Employment Law Worldview

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On December 7, 2018, a three-judge panel of the U.S. Court of Appeals for the Eighth Circuit unanimously held in Hustvet v. Allina Health System that an employer did not unlawfully terminate an employee who refused to receive a rubella vaccination.  The plaintiff, a healthcare specialist working with potentially vulnerable patients, requested an accommodation exempting her from receiving the measles, mumps, and rubella vaccine due to her “many allergies and chemical sensitivities.”  She also refused…
Earlier this week, the National Labor Relations Board’s top prosecutor clarified how he views several key issues that arise when unions request information from employers. Board General Counsel Peter Robb confirmed that his office will not require employers to automatically inform unions about the amounts the employers have saved due to the recent federal tax cut. The General Counsel also indicated, once again, that he views the duty to furnish information in a more evenhanded…
It is a common feature in many sectors for potential new recruits to undertake a work trial prior to being offered a permanent role. This type of trial, normally undertaken without pay, has obvious potential for the exploitation of the would-be employee. It certainly leads to a grey area when it comes to National Minimum Wage (NMW) and National Living Wage (NLW) compliance through the question of “when is a work trial actually work?”…
In a proposed rule published in today’s Federal Register, the U.S. Citizenship and Immigration Services (USCIS) is resurrecting and modifying a previous proposal from 2011 to implement an electronic pre-registration system for H-1B cap petitions. H-1B visas are for high-skilled “specialty workers” in positions that require at least a Bachelor’s degree in a specific related field. The proposed rule would also reverse the order by which USCIS selects H-1B petitions under the H-1B cap in…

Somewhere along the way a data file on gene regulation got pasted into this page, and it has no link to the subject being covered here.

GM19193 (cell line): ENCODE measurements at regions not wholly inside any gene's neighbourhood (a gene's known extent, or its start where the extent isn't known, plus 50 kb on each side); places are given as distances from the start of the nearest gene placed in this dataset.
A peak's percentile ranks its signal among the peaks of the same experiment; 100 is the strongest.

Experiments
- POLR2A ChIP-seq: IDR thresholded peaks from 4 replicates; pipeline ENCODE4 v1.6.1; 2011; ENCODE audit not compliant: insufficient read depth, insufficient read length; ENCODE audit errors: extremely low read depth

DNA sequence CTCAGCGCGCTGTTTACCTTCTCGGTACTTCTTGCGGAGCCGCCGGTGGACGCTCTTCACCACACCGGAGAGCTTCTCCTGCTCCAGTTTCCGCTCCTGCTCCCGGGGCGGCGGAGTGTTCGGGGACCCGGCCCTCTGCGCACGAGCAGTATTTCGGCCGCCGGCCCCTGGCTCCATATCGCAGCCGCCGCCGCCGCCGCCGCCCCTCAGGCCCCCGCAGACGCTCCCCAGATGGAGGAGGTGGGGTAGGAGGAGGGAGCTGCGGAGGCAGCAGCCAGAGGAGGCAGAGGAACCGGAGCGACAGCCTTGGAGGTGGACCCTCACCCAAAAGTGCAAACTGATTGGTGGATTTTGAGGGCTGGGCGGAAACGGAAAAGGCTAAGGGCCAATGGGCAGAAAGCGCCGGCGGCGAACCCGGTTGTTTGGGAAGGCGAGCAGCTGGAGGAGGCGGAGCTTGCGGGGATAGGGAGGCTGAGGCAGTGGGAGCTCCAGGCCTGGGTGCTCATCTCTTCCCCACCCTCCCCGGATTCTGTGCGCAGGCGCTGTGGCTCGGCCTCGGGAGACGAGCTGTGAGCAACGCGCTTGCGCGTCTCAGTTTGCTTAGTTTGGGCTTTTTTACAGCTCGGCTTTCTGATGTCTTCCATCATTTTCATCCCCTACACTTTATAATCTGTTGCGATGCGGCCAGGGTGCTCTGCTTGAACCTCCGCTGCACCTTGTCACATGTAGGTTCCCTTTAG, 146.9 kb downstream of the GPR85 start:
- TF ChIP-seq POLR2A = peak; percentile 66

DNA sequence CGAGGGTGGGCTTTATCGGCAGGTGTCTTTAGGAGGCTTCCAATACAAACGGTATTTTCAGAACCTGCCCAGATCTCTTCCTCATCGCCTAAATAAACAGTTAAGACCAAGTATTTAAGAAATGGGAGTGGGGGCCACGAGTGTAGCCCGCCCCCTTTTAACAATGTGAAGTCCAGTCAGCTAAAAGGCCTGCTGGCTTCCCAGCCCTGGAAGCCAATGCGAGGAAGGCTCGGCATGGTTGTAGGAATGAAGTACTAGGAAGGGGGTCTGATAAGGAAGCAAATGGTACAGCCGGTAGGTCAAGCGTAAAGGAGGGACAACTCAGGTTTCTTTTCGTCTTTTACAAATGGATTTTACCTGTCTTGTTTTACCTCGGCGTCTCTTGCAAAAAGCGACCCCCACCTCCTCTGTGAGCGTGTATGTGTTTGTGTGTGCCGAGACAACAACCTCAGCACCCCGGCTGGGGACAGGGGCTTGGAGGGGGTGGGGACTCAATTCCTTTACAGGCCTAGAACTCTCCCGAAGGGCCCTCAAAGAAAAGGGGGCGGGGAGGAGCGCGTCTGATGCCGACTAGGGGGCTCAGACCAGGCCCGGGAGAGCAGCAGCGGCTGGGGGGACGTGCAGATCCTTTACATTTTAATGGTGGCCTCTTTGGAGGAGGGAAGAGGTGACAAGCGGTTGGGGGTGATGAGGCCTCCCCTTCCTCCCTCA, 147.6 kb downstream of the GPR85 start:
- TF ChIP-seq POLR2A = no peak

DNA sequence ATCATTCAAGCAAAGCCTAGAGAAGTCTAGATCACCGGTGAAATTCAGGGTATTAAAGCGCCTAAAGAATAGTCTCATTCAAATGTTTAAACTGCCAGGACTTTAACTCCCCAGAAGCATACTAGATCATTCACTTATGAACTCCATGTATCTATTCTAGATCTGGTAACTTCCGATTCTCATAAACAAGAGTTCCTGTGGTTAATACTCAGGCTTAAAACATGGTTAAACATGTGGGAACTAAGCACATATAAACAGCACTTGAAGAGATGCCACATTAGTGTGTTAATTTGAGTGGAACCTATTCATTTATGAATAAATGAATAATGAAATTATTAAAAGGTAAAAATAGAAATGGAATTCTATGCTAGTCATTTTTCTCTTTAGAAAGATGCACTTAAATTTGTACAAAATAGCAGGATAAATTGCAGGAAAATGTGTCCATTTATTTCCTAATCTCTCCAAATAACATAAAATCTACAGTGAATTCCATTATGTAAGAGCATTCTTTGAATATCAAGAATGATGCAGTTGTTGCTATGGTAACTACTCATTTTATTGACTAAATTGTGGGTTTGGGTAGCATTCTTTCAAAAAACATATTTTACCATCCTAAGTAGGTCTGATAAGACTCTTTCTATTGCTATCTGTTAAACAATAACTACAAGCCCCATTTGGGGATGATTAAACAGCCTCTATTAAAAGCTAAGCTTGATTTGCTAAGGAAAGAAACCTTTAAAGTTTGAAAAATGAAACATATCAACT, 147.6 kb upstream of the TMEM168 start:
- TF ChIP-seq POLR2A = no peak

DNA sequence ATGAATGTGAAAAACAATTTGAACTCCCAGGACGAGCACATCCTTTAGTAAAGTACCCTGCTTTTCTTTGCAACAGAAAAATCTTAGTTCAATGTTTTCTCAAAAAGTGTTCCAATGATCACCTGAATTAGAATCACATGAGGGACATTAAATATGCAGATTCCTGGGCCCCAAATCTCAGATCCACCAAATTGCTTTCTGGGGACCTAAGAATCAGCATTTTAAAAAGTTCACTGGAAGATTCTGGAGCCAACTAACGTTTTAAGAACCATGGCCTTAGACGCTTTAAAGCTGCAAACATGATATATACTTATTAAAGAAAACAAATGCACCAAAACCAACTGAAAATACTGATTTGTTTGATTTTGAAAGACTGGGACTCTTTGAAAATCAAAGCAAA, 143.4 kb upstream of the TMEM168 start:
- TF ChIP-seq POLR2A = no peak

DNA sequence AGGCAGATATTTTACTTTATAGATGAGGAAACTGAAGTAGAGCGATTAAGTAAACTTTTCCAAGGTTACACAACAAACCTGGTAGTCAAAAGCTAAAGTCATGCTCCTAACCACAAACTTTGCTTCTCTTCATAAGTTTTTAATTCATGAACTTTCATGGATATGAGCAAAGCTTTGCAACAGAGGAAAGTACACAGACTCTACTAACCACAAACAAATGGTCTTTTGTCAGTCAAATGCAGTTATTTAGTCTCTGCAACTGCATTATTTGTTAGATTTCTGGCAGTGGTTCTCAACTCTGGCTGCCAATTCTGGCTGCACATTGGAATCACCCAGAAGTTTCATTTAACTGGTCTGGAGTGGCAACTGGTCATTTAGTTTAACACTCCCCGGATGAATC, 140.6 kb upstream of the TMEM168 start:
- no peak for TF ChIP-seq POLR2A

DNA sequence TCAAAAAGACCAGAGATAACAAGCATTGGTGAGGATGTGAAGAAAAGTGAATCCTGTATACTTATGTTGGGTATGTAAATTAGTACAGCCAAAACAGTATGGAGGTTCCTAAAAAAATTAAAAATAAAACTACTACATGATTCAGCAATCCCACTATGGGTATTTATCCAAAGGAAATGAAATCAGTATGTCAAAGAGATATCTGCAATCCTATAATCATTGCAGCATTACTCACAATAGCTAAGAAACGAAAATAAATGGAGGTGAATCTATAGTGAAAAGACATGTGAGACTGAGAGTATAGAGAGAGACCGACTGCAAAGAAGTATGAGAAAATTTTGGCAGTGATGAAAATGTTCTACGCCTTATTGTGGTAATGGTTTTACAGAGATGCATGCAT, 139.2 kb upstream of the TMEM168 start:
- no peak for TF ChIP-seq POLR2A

In 2017, the State of Kentucky enacted a right-to-work law, which, as you will recall from our prior posts (see here), bars employees from being required as a condition of employment to belong or financially contribute to a labor union.  (Kentucky was the 27th US state to pass a right-to-work law; in 2017, Missouri also passed a right-to-work law, but it was rejected by Missouri voters in August 2018.)  Upon the Kentucky law’s passage,…
Last week I was proud to speak at Business Forums International’s ‘Vetting and Screening’ Conference regarding the challenges faced by employers when completing right to work checks. I was delighted to share the platform with speakers from Reed Screening, The Forward Trust, Nick Mann Associates, Credence Background Screening, The Security Watchdog and NSL, who covered other vetting issues including the use of social media, managing risk, employment law, ex-offenders, GDPR and outsourcing. Delegates’ main concerns…
On November 15, 2018, a three-judge panel of the U.S. Court of Appeals for the Fourth Circuit unanimously held in Netter v. Barnes that an employee did not engage in “opposition or participation” activity protected by Title VII of the Civil Rights Act of 1964 when she reviewed and duplicated confidential personnel files without authorization.  The plaintiff, an African-American Muslim woman, worked for the Guilford County  (North Carolina) Sheriff’s Office for over sixteen years with…
The mid-term elections are still on people’s minds, as recounts and run-offs for federal congressional and state gubernatorial candidates are finally wrapping up.  Meanwhile, and largely taking a media-coverage backseat to these high-profile races, many new state initiatives became law as a result of the mid-terms, three which involved legalizing marijuana for recreational or medical use.  These new laws add to the growing body of law rife with conflict between state and federal law regarding…
We got a letter from the Home Office last month reminding us, no doubt in common with many others, of our obligations under the Modern Slavery Act 2015.  Perhaps you did too.  Apparently, it is going to publish a name-and-shame list of non-compliant organisations after an audit at the end of March 2019. The letter was a bit of a step up from the Government Guidance on the MSA, since it was almost entirely properly…